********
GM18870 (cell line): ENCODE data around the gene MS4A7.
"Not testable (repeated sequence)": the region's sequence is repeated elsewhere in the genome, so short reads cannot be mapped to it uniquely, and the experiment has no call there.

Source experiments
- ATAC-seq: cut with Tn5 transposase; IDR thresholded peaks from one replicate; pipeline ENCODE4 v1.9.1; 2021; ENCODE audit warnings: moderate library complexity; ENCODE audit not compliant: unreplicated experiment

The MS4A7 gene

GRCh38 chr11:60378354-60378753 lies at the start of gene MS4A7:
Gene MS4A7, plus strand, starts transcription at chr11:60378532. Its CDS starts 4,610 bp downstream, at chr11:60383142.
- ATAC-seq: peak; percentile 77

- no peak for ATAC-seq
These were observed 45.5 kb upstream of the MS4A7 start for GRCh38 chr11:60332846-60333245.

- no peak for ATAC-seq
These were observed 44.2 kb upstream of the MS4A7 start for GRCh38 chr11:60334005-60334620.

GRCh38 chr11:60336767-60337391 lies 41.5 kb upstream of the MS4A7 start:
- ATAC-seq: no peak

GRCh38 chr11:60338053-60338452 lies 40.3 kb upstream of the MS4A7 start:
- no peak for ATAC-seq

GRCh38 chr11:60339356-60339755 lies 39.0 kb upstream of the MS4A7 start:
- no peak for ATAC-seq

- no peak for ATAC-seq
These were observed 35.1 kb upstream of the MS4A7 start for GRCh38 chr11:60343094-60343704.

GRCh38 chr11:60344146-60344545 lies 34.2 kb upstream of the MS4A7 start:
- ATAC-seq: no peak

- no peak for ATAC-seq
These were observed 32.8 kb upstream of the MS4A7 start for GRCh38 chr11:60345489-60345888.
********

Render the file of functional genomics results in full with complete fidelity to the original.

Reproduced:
GM18870 (cell line): ENCODE data around the gene MS4A7.
"Not testable (repeated sequence)": the region's sequence is repeated elsewhere in the genome, so short reads cannot be mapped to it uniquely, and the experiment has no call there.

Source experiments
- ATAC-seq: cut with Tn5 transposase; IDR thresholded peaks from one replicate; pipeline ENCODE4 v1.9.1; 2021; ENCODE audit warnings: moderate library complexity; ENCODE audit not compliant: unreplicated experiment

The MS4A7 gene

GRCh38 chr11:60378354-60378753 lies at the start of gene MS4A7:
Gene MS4A7, plus strand, starts transcription at chr11:60378532. Its CDS starts 4,610 bp downstream, at chr11:60383142.
- ATAC-seq: peak; percentile 77

- no peak for ATAC-seq
These were observed 45.5 kb upstream of the MS4A7 start for GRCh38 chr11:60332846-60333245.

- no peak for ATAC-seq
These were observed 44.2 kb upstream of the MS4A7 start for GRCh38 chr11:60334005-60334620.

GRCh38 chr11:60336767-60337391 lies 41.5 kb upstream of the MS4A7 start:
- ATAC-seq: no peak

GRCh38 chr11:60338053-60338452 lies 40.3 kb upstream of the MS4A7 start:
- no peak for ATAC-seq

GRCh38 chr11:60339356-60339755 lies 39.0 kb upstream of the MS4A7 start:
- no peak for ATAC-seq

- no peak for ATAC-seq
These were observed 35.1 kb upstream of the MS4A7 start for GRCh38 chr11:60343094-60343704.

GRCh38 chr11:60344146-60344545 lies 34.2 kb upstream of the MS4A7 start:
- ATAC-seq: no peak

- no peak for ATAC-seq
These were observed 32.8 kb upstream of the MS4A7 start for GRCh38 chr11:60345489-60345888.